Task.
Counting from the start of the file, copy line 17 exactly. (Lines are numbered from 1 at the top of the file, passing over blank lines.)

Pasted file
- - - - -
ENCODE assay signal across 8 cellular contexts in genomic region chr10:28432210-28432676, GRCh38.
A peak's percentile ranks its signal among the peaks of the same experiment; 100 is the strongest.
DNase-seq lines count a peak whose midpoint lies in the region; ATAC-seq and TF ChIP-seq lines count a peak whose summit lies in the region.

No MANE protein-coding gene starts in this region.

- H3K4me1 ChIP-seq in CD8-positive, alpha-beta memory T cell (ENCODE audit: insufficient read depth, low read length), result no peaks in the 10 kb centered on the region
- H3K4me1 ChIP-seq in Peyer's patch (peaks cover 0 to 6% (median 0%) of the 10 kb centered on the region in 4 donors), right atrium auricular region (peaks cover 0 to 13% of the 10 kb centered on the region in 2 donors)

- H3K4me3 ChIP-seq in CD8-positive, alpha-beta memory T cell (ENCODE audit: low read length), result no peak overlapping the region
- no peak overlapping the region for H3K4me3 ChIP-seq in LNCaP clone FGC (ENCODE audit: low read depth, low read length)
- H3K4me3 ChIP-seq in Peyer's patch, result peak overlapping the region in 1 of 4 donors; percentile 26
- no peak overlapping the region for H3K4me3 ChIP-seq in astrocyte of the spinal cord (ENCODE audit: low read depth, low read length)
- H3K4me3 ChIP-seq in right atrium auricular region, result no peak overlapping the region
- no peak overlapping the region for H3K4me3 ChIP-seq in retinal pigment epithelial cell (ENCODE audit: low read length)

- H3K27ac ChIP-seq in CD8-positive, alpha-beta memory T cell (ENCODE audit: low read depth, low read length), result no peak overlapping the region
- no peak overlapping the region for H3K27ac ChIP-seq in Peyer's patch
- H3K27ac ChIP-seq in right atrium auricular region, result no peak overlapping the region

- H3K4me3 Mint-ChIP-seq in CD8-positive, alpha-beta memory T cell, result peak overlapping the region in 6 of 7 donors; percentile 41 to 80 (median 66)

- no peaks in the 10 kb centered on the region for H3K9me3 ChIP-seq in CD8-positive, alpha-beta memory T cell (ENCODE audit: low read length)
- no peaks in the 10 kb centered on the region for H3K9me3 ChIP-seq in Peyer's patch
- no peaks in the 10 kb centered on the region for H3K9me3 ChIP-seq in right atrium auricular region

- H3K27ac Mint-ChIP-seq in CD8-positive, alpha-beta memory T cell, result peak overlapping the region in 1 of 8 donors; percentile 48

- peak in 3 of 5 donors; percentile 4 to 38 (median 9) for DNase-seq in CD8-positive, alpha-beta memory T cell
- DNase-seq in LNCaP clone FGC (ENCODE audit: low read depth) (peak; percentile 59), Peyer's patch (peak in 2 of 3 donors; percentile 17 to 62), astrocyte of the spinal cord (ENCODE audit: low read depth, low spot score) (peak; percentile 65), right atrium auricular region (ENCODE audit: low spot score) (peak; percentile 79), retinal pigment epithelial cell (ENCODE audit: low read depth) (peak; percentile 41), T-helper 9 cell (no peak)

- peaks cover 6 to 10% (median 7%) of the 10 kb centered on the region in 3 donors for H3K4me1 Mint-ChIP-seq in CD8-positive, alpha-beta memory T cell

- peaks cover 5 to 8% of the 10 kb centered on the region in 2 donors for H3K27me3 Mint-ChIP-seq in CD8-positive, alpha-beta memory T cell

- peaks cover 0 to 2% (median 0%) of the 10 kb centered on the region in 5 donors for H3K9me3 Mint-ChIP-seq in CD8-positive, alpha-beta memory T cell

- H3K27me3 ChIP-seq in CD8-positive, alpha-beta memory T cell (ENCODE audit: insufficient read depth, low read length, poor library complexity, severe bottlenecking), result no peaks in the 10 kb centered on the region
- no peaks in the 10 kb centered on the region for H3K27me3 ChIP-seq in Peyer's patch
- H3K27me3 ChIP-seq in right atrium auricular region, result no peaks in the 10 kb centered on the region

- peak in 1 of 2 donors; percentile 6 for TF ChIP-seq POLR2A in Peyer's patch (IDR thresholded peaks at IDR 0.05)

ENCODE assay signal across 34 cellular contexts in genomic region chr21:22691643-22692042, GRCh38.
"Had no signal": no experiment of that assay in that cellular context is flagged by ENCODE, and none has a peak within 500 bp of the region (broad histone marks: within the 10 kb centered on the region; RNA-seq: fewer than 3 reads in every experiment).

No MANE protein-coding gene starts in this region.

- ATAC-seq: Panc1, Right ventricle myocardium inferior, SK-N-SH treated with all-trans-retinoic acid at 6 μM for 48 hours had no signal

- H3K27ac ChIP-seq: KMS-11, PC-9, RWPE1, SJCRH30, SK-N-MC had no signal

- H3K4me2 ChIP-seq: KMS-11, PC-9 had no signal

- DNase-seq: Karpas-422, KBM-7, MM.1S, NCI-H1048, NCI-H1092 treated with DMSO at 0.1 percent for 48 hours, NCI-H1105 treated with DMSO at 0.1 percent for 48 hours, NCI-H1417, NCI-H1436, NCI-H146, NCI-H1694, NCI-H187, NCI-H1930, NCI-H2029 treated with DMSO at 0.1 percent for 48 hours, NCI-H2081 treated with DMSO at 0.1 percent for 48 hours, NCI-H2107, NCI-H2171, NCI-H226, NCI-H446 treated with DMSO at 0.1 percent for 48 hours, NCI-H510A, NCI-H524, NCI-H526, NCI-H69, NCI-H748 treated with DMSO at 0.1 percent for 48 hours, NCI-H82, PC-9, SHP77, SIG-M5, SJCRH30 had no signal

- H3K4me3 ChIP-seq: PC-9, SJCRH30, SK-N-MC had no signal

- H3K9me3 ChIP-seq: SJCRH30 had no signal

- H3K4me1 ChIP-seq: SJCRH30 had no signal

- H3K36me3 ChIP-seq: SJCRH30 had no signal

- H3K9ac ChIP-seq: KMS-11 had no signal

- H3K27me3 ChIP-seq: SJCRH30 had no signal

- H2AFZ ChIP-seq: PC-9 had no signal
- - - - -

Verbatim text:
- no peaks in the 10 kb centered on the region for H3K9me3 ChIP-seq in CD8-positive, alpha-beta memory T cell (ENCODE audit: low read length)